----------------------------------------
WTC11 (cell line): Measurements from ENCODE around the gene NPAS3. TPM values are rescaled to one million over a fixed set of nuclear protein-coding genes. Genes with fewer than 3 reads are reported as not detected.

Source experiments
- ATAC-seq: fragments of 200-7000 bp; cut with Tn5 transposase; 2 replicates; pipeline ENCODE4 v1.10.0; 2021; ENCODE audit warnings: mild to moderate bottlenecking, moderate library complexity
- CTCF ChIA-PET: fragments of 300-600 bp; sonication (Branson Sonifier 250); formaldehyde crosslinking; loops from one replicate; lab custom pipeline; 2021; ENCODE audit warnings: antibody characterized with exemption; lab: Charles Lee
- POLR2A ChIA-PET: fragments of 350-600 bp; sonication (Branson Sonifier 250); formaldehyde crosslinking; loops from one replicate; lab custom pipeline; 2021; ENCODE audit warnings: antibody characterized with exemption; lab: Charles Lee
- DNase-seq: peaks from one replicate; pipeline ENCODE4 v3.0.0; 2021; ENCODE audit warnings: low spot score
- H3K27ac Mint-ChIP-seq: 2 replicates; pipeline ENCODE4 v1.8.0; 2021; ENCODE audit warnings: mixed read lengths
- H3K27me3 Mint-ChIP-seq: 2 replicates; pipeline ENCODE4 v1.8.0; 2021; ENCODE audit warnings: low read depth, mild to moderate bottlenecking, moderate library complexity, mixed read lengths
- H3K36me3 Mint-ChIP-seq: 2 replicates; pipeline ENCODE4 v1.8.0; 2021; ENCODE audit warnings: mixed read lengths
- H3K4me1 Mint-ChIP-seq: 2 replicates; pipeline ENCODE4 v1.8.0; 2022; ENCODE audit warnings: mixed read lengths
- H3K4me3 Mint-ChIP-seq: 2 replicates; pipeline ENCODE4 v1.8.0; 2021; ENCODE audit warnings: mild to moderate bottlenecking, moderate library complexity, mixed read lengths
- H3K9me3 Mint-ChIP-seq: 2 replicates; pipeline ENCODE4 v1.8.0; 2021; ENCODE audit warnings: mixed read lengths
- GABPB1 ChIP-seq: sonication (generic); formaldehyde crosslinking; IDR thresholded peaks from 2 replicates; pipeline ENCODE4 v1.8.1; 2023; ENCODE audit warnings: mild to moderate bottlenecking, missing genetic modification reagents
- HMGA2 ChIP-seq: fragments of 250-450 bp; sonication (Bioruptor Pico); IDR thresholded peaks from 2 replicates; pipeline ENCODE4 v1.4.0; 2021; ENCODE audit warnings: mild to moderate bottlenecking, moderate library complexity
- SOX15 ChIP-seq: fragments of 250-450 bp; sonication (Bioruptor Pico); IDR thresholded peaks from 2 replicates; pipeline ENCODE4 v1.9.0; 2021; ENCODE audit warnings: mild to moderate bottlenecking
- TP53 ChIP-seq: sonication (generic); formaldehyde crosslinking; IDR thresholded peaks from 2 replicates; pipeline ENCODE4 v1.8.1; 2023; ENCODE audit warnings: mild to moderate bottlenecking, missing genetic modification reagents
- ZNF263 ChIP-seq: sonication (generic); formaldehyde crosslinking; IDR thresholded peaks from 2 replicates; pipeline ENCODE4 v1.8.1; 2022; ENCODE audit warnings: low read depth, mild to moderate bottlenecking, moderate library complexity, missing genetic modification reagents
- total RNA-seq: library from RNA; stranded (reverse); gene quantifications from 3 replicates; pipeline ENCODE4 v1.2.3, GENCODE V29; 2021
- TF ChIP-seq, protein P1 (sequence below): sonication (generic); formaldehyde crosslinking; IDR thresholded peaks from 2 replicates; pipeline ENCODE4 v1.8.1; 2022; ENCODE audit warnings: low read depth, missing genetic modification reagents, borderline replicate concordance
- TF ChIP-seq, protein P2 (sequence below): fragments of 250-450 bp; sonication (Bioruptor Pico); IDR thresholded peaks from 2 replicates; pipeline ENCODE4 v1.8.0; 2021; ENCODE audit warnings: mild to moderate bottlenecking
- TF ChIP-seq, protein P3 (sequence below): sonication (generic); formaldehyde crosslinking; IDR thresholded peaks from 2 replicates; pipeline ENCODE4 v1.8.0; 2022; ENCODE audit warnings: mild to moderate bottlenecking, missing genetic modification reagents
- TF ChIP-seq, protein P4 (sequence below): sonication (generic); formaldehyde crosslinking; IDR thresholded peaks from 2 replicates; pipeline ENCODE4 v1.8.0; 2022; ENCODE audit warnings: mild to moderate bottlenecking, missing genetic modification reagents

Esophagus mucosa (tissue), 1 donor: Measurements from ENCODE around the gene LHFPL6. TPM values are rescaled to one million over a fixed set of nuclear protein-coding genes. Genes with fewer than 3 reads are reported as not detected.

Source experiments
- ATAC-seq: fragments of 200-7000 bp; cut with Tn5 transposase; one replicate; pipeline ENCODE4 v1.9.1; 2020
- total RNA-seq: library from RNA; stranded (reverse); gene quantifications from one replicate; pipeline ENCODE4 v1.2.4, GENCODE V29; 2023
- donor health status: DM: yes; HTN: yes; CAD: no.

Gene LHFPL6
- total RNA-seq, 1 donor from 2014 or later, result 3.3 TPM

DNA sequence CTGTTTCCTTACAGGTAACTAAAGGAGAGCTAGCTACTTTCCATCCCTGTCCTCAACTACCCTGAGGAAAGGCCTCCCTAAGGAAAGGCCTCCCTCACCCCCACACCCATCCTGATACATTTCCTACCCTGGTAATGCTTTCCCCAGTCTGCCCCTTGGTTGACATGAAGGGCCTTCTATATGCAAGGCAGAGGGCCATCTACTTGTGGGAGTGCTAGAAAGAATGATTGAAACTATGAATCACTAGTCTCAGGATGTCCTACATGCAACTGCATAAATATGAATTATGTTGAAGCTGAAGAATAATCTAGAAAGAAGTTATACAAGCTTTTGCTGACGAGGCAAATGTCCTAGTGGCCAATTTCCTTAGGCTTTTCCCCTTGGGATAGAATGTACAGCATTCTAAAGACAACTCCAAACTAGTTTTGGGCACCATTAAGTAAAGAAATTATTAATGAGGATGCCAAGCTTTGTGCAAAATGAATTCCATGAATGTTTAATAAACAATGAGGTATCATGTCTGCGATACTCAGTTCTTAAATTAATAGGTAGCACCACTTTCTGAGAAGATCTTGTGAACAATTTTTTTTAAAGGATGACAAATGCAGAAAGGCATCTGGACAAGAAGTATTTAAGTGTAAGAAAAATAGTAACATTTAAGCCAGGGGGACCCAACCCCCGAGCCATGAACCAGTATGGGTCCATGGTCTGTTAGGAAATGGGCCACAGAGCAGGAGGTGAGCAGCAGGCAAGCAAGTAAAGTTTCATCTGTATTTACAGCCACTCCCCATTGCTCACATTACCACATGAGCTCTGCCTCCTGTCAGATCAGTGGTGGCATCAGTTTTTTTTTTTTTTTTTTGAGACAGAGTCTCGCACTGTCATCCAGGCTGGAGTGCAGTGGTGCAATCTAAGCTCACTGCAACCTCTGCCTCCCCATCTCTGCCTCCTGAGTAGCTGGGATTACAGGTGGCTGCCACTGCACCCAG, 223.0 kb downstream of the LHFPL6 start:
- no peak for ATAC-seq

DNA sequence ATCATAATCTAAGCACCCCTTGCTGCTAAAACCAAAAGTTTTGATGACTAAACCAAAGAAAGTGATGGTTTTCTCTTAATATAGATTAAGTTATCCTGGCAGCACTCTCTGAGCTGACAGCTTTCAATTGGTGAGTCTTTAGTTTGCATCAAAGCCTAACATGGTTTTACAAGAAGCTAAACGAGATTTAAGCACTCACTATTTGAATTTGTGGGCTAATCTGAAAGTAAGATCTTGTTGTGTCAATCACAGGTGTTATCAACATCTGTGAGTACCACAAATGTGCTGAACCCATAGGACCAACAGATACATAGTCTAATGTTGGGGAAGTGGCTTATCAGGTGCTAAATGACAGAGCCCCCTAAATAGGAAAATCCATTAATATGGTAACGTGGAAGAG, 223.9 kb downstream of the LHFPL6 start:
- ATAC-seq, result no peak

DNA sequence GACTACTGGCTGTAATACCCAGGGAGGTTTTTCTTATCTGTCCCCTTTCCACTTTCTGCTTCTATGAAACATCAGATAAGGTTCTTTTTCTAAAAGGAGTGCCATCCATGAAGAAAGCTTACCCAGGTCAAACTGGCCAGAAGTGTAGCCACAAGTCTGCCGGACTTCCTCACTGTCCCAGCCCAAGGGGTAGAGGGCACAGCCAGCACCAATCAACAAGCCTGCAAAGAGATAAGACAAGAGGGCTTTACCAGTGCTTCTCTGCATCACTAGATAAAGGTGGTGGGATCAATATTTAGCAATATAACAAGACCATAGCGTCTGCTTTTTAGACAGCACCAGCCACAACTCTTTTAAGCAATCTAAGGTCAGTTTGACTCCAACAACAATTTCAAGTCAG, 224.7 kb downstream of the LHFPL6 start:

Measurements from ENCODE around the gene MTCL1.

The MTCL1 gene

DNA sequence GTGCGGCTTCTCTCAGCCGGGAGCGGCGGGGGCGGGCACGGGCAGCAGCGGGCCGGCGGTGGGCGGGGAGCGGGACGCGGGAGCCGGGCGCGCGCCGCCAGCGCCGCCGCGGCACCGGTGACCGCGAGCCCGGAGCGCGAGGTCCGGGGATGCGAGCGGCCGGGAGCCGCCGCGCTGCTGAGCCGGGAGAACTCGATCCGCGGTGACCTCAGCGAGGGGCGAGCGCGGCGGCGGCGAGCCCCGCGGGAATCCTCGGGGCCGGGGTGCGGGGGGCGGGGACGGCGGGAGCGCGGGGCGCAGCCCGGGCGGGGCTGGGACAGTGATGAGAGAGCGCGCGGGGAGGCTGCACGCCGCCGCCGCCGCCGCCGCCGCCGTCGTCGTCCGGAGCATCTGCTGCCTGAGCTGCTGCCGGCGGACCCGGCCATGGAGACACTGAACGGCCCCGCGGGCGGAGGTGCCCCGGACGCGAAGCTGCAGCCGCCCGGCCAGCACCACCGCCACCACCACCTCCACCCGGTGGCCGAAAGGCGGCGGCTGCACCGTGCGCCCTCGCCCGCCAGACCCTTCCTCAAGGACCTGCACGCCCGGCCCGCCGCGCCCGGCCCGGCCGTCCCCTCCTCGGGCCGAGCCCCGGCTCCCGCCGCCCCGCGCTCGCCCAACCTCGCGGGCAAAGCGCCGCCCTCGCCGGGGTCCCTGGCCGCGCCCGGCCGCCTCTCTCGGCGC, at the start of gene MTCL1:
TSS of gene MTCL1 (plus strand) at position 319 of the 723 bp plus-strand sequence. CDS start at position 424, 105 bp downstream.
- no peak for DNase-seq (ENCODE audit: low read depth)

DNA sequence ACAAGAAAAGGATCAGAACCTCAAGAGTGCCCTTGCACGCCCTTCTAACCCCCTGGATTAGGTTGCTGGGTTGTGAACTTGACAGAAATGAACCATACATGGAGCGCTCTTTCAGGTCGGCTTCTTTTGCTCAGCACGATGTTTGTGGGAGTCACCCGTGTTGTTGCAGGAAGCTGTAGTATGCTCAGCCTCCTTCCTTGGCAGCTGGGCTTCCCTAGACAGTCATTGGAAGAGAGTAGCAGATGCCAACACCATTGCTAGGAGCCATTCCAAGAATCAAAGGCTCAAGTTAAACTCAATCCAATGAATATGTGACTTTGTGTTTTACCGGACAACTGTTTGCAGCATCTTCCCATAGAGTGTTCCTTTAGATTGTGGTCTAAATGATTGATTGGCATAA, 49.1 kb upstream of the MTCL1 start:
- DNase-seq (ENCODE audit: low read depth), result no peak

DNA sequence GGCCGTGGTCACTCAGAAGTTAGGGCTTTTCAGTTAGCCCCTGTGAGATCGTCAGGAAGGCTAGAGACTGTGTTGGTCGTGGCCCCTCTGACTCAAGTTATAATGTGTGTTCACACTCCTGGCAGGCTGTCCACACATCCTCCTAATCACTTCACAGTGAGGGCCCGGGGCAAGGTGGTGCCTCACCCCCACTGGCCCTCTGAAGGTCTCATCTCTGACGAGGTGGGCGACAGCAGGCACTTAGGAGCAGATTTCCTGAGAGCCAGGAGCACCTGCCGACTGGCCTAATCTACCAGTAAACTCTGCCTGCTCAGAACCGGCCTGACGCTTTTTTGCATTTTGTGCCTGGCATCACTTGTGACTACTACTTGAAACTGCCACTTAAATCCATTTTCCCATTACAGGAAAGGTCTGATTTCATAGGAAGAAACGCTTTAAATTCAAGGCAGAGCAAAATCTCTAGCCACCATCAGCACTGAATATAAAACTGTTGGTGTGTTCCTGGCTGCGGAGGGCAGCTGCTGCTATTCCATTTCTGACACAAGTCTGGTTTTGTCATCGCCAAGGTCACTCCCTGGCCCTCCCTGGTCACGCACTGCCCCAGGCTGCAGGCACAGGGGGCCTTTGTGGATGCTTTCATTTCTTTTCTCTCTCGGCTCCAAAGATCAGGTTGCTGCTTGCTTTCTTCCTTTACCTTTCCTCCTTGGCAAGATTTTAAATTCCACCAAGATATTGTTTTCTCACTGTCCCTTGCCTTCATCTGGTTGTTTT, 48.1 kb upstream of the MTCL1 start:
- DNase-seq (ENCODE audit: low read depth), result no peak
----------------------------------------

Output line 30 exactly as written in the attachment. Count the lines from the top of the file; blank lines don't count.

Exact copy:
DNA sequence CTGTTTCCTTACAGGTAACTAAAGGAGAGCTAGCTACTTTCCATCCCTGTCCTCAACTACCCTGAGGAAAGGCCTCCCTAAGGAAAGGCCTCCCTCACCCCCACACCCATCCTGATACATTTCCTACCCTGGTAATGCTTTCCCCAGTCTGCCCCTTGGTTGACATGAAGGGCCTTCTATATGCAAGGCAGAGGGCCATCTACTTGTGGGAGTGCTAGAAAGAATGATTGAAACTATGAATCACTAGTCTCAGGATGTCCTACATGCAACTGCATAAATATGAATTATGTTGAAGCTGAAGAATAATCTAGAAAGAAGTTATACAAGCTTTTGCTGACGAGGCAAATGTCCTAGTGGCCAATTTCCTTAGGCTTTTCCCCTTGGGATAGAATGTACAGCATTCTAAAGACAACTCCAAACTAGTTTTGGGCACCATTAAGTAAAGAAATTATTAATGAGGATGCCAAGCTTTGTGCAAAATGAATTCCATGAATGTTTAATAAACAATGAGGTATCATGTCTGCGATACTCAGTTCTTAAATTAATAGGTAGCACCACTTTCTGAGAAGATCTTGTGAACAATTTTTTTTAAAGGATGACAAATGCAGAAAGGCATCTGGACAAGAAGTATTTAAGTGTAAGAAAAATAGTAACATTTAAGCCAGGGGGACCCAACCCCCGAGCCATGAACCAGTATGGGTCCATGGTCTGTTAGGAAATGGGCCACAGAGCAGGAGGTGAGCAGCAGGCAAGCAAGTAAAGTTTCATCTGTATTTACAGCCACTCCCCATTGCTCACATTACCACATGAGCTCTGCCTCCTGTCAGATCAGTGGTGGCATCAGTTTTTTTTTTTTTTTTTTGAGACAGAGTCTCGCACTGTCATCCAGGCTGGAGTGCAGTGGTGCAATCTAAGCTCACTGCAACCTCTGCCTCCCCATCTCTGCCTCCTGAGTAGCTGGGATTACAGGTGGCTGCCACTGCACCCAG, 223.0 kb downstream of the LHFPL6 start: